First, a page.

Kaiulani Garcia admits that at times she can be her own worst enemy during the heat of competition in a wrestling match.
However, the Gilroy High junior—who has just two losses in 20-plus matches this season—took a huge step mentally in winning the 152-pound division in the Napa Valley Girls Classic at Vintage High on Jan. 6-7.
“That was the highlight of my season so far because that was the first time I saw improvement in my tournament wrestling where I was able to check myself in matches,” said Garcia, who competes in the Central Coast Section Southern Regional on Feb. 11 at Watsonville High. “I was able to adapt during matches whereas in previous tournaments I would psyche myself out a lot. If I got pushback, I would get timid and not wrestle to my capability.
“But in Napa when I got pushback, I actually got excited when I was out of my comfort zone. I actually wrestled the way I knew how I could and was able to calm myself down and wasn’t hesitant in doing any of the stuff I usually do. It was a leap in my wrestling and I improved mentally. I was understanding why I was losing and coming to terms with that, and I also had confidence in the way I was training because I knew why I was losing but also understood I wasn’t doing what I needed to do to get better.”
It’s expected that Garcia will run roughshod over the competition in the Regionals and then run into tougher competition but ultimately prevail in the Masters Finals on Feb. 18. The top four finishers in each weight class in the latter event automatically qualify for the CIF State Championships, where Garcia has unfinished business.
A year ago, Garcia lost a close 3-1 decision to Kalila Shrive of Merrill West in the 160-pound final, and while painful, the defeat has provided plenty of fuel to keep her motivated all season.
“Oh my gosh, motivation to the point where it’s like hurtful to think about it,” Garcia said. “It really pushes me to train the way I need to during practice. It helps me to think about, ‘Well, I lost because of this and I need to change that in practice.’ My coaches will tell me ‘remember how you felt’ and I remember how I felt and I don’t want to feel that way again.”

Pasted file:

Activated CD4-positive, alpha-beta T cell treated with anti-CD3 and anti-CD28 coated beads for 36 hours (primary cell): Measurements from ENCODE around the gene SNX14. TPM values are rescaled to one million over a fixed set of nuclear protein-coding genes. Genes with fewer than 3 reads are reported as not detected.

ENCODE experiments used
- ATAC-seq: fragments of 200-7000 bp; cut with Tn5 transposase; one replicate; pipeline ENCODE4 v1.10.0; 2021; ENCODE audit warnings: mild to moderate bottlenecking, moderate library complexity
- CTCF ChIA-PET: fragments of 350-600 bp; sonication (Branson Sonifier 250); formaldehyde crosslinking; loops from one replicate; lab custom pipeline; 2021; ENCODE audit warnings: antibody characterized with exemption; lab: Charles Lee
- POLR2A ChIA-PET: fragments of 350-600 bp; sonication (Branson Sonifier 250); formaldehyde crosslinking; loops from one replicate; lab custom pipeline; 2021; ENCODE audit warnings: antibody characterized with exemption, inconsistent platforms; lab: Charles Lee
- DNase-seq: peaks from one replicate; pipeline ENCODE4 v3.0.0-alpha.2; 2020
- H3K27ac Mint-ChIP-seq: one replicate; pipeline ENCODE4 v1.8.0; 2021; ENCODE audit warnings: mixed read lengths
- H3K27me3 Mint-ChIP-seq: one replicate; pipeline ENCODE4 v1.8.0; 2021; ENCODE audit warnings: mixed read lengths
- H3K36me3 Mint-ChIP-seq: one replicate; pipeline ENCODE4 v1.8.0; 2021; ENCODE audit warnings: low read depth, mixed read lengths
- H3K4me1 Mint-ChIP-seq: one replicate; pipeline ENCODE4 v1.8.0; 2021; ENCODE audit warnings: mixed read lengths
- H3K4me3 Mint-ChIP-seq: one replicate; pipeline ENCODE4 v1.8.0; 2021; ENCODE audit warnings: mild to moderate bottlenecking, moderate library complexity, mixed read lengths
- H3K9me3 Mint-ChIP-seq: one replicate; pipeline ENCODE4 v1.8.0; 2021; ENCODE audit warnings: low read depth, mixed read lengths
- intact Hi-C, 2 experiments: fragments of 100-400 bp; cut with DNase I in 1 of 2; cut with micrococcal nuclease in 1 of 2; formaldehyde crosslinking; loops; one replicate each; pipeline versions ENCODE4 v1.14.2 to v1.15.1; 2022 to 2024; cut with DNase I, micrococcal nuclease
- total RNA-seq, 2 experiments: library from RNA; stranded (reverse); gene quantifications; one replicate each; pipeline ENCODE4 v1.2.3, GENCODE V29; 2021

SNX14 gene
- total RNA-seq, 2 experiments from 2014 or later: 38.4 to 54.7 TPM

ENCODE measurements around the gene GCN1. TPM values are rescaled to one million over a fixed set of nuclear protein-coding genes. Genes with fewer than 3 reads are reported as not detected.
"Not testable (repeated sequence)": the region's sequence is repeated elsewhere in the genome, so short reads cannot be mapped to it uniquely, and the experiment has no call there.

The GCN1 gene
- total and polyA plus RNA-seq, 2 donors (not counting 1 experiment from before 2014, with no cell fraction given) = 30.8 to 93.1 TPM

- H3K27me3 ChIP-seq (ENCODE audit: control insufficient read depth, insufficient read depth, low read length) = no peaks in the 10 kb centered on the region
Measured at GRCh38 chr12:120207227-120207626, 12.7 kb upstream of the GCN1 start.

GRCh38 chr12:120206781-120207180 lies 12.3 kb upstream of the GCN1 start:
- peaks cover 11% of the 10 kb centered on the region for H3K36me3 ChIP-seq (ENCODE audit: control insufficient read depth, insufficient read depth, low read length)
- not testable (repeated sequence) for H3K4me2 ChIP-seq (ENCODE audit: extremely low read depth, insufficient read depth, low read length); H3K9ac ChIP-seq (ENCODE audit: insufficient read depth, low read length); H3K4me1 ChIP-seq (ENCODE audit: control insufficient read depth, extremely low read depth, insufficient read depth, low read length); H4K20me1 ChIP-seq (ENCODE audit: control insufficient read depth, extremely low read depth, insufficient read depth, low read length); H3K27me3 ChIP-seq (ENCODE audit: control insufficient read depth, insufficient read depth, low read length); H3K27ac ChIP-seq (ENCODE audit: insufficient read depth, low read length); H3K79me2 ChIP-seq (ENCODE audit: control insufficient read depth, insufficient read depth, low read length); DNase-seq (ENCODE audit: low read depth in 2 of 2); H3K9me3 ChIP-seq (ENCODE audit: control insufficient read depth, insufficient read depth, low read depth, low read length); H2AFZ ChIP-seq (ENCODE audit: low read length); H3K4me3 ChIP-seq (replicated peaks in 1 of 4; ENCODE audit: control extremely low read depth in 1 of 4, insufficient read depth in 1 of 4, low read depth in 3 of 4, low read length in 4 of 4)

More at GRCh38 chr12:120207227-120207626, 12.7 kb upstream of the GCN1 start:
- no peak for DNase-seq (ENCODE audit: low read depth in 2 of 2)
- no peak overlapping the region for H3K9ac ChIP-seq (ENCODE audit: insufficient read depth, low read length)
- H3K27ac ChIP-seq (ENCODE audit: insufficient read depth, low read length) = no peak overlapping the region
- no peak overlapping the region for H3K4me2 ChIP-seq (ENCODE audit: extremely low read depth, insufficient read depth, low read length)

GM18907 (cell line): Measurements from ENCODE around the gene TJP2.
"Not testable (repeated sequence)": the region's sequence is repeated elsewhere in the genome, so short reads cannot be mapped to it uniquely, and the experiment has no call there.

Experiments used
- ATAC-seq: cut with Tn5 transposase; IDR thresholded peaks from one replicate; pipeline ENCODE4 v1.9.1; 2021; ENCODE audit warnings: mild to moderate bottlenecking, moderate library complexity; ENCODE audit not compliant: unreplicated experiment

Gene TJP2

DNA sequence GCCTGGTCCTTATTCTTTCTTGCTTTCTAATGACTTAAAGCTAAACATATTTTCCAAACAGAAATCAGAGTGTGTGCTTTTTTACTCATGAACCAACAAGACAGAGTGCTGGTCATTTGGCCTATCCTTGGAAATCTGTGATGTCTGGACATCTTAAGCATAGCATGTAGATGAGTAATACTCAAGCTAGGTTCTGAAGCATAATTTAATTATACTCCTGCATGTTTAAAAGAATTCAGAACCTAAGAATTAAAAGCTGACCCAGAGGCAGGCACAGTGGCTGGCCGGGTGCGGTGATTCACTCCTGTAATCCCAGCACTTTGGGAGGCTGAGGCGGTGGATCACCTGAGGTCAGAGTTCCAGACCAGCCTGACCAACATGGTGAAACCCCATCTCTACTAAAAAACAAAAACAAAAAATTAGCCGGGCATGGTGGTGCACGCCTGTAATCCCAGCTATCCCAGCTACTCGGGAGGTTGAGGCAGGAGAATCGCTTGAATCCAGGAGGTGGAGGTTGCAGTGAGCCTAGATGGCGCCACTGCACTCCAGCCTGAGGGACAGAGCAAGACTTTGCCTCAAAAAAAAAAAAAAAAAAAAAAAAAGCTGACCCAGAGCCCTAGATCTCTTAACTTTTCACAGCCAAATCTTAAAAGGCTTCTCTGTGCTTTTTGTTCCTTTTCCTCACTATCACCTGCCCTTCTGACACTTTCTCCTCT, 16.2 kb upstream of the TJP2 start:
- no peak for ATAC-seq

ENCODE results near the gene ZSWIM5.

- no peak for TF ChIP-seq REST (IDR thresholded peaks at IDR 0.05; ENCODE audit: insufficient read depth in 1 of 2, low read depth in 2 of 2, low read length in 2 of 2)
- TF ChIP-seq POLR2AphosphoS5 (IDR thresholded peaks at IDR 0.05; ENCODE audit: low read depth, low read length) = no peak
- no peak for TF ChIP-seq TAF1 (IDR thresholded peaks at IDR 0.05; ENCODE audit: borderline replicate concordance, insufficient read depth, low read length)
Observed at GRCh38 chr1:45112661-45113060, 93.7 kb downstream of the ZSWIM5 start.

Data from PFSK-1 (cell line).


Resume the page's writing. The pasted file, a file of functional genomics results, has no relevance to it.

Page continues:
Garcia’s only two losses this season have come at 160 pounds, not at 150 where she plans on competing for the rest of the season. Those two defeats came in back-to-back tournaments on consecutive weekends, at the Rodeo Girls Invitational on Dec. 10 and then the West Coast Tournament of Champions the next weekend.
In those tournaments, Garcia went a combined 8-2, pinning six of her opponents in the time it takes a world-class sprinter to run 400 meters. However, the dominance Garcia displayed in those matches was offset by her losses, something she was determined to resolve.
“I was tired of losing, tired of feeling sad in the way I wrestled some of those matches,” she said.
Garcia’s turnaround was multi-faceted. First, she was honest with herself about her vulnerabilities, both mentally and physically. Then she got to work on improving her weaknesses to turn them into strengths.
“Now I’m able to keep calm during my matches, and also changed the way I practiced,” she said. “I’m giving a little more thought to how I practice instead of going through the motions.”
Garcia credited the entire GHS coaching staff and in particular Taea Regua, as being key in her improvement. Garcia has become better at setting up shots, is active in hand fighting, positioning and in moving her opponent.
“I make sure to shoot often, but I also throw in a lot of fakes, a lot of snaps, just staying active in hand fighting instead of stale mating, which I would do when I got scared,” she said. “So just breaking that habit in practice, going from inside fake to moving them, snap them and then the shot.”
Garcia is part of a GHS girls wrestling team that has shined, with other standouts including freshman sensations Jaelle Cortez and Tamara Grace, along with stalwarts Valerie Glenn, Mary Jane Porter and Jordyn Perez. The girls train at the same time and in the same room with the boys, and as one can imagine, competition is fierce.
In fact, Garcia is one of a handful of sibling standouts in the program, as her younger brother Kaleo is a freshman on the boys team in the middle weights. Kaiulani said her form is where it needs to be as her state title quest resumes in the CCS South Regional Feb. 11.
“I’m feeling confident,” she said. “I still have areas where I can improve, but by the time State comes, I’ll be where I need to be to reach my goals.”